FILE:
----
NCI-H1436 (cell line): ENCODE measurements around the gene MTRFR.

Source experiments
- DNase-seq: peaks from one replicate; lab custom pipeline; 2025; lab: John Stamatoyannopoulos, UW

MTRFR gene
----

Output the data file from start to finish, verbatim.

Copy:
NCI-H1436 (cell line): ENCODE measurements around the gene MTRFR.

Source experiments
- DNase-seq: peaks from one replicate; lab custom pipeline; 2025; lab: John Stamatoyannopoulos, UW

MTRFR gene